By Eric Burgeat
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Additional info for INSURANCE REGULATION AND SUPERVISION IN THE OECD COUNTRIES
Within the EU, according to the Third Insurance Directives, only the home country is responsible for setting the rules and supervising the compliance with the rules concerning technical provisions and their investment in representative assets. The Directive on the Annual Accounts and Consolidated Accounts of Insurance Undertakings from 19 December 1991 (91/674/EEC) introduced a harmonised regulation in force since January 1, 1995. The Directive harmonises the layout of the balance sheet and thereby lists and defines the technical provisions and describes how they are to be evaluated.
It is, however, reduced to one third. No OECD Member country has different rules regarding the solvency margin of branches and of domestic insurance companies. The EU claims-based solvency margin does not take the inflation rate into consideration. It is based on the average burden of claims for the past three financial years. Economies in transition should be aware of this. Some EU countries already use stricter criteria than prescribed in the EU directives. However, too high a margin might cause negative effects.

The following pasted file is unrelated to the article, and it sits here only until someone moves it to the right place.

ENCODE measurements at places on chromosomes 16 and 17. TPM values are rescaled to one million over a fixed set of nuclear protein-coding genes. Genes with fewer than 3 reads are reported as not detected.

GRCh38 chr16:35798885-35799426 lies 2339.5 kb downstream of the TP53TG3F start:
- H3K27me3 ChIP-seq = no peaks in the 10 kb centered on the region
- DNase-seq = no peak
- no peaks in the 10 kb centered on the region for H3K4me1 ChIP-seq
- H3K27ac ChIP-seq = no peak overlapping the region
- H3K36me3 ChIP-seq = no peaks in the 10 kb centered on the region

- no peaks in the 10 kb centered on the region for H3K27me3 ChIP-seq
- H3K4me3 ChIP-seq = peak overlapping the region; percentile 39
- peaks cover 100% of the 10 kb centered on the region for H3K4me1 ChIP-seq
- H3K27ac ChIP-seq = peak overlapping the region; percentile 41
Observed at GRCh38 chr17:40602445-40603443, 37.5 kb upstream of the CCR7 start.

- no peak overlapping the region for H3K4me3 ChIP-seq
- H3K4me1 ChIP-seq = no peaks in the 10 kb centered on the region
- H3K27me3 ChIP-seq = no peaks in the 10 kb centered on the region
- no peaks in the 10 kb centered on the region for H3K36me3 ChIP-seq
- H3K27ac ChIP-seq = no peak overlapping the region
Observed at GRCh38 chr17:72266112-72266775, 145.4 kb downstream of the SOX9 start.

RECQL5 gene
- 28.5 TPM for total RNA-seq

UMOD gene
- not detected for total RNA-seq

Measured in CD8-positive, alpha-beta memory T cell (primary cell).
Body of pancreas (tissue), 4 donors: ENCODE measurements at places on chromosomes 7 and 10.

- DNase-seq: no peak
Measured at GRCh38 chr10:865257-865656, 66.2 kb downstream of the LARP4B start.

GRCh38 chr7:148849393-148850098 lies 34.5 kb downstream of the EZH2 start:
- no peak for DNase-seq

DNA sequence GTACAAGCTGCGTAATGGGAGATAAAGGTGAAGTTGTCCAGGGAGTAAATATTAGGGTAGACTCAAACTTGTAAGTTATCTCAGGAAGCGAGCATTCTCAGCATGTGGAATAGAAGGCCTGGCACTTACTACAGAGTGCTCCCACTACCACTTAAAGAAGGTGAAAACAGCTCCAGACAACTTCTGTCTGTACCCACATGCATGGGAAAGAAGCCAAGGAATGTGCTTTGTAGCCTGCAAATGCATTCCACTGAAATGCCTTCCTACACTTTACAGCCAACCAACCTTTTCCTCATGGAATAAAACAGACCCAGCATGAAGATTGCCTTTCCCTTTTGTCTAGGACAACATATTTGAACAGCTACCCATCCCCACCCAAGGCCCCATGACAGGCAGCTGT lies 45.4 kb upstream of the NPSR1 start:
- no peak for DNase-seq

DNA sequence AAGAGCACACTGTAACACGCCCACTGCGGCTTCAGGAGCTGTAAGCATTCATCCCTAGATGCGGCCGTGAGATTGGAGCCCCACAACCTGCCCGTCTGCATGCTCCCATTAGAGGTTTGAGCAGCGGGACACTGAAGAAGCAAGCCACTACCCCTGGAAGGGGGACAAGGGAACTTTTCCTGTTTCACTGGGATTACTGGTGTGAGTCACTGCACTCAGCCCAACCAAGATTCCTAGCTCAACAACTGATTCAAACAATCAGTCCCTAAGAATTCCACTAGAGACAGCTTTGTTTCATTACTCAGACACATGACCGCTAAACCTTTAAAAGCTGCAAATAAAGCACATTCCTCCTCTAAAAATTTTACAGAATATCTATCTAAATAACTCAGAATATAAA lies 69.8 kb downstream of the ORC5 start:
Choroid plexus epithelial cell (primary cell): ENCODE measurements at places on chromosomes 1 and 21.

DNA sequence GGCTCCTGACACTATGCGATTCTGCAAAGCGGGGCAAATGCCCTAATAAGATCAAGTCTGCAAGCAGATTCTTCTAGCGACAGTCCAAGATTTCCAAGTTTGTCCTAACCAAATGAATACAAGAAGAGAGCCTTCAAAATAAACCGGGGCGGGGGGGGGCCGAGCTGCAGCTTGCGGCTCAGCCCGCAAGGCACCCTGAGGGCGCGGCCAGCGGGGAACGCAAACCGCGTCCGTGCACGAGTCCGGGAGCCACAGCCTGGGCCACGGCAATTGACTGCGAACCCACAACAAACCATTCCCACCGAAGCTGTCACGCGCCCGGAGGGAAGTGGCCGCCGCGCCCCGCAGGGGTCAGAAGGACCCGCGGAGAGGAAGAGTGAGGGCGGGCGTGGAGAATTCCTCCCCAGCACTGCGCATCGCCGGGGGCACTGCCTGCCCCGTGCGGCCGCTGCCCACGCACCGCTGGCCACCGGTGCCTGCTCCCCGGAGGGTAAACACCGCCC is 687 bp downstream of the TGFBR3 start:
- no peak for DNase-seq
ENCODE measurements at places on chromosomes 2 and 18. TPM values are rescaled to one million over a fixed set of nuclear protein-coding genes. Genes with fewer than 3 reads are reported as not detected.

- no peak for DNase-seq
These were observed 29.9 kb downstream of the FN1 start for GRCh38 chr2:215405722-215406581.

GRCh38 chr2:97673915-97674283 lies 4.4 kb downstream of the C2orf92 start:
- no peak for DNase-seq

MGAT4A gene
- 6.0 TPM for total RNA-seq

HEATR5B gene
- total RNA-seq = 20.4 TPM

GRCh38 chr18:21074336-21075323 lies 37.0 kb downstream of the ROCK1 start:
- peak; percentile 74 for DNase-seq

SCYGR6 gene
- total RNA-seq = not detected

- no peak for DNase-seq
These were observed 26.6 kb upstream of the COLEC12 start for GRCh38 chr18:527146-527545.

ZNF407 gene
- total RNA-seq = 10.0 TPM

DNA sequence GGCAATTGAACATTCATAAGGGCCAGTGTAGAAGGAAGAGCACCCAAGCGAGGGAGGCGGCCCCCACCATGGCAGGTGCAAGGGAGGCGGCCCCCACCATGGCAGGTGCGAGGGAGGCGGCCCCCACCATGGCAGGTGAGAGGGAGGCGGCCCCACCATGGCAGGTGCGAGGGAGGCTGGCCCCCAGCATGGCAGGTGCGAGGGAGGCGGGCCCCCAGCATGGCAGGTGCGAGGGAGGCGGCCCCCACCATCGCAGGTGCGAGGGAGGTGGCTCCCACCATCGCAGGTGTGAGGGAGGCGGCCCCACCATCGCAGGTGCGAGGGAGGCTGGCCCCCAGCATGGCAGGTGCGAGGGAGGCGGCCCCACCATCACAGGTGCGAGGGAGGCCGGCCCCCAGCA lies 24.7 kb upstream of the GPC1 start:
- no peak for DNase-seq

In most countries, all that was required was a fixed amount of capital, subscribed or paid in, with the amount depending on the class of insurance. Over the past several decades, there has been a trend toward expanding both the amounts and the variety of financial requirements. One reason for strengthening the solvency standards has been the move towards freer markets and - particularly in the European Member countries - the need to compensate for the loss in security that resulted from the elimination of the control of tariffs and contract terms.
INSURANCE REGULATION AND SUPERVISION IN THE OECD COUNTRIES by Eric Burgeat